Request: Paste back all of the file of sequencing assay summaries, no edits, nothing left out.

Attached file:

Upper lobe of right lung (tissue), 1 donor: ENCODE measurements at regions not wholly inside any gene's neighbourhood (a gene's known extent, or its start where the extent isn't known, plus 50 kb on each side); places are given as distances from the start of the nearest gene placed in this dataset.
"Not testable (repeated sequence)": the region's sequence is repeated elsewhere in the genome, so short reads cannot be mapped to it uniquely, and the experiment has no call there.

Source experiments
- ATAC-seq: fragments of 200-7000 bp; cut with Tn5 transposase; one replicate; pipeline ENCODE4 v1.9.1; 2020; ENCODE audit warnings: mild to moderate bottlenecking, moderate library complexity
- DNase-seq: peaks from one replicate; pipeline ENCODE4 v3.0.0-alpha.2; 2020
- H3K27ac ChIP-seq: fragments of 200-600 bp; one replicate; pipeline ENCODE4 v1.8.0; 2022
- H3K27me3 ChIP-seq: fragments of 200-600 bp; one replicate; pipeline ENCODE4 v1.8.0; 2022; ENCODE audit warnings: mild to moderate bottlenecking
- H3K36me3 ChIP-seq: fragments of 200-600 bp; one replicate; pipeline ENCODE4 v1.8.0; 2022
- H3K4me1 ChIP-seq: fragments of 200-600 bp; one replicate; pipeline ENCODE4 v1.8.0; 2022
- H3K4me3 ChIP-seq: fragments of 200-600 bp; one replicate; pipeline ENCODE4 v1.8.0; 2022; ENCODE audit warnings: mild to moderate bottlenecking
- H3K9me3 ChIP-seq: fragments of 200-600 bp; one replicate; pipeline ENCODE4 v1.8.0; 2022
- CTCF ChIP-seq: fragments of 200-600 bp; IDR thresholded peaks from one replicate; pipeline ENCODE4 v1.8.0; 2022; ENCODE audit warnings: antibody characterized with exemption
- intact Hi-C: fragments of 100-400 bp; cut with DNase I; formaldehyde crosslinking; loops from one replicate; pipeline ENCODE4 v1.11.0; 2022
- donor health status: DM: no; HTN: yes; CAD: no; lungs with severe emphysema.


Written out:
Upper lobe of right lung (tissue), 1 donor: ENCODE measurements at regions not wholly inside any gene's neighbourhood (a gene's known extent, or its start where the extent isn't known, plus 50 kb on each side); places are given as distances from the start of the nearest gene placed in this dataset.
"Not testable (repeated sequence)": the region's sequence is repeated elsewhere in the genome, so short reads cannot be mapped to it uniquely, and the experiment has no call there.

Source experiments
- ATAC-seq: fragments of 200-7000 bp; cut with Tn5 transposase; one replicate; pipeline ENCODE4 v1.9.1; 2020; ENCODE audit warnings: mild to moderate bottlenecking, moderate library complexity
- DNase-seq: peaks from one replicate; pipeline ENCODE4 v3.0.0-alpha.2; 2020
- H3K27ac ChIP-seq: fragments of 200-600 bp; one replicate; pipeline ENCODE4 v1.8.0; 2022
- H3K27me3 ChIP-seq: fragments of 200-600 bp; one replicate; pipeline ENCODE4 v1.8.0; 2022; ENCODE audit warnings: mild to moderate bottlenecking
- H3K36me3 ChIP-seq: fragments of 200-600 bp; one replicate; pipeline ENCODE4 v1.8.0; 2022
- H3K4me1 ChIP-seq: fragments of 200-600 bp; one replicate; pipeline ENCODE4 v1.8.0; 2022
- H3K4me3 ChIP-seq: fragments of 200-600 bp; one replicate; pipeline ENCODE4 v1.8.0; 2022; ENCODE audit warnings: mild to moderate bottlenecking
- H3K9me3 ChIP-seq: fragments of 200-600 bp; one replicate; pipeline ENCODE4 v1.8.0; 2022
- CTCF ChIP-seq: fragments of 200-600 bp; IDR thresholded peaks from one replicate; pipeline ENCODE4 v1.8.0; 2022; ENCODE audit warnings: antibody characterized with exemption
- intact Hi-C: fragments of 100-400 bp; cut with DNase I; formaldehyde crosslinking; loops from one replicate; pipeline ENCODE4 v1.11.0; 2022
- donor health status: DM: no; HTN: yes; CAD: no; lungs with severe emphysema.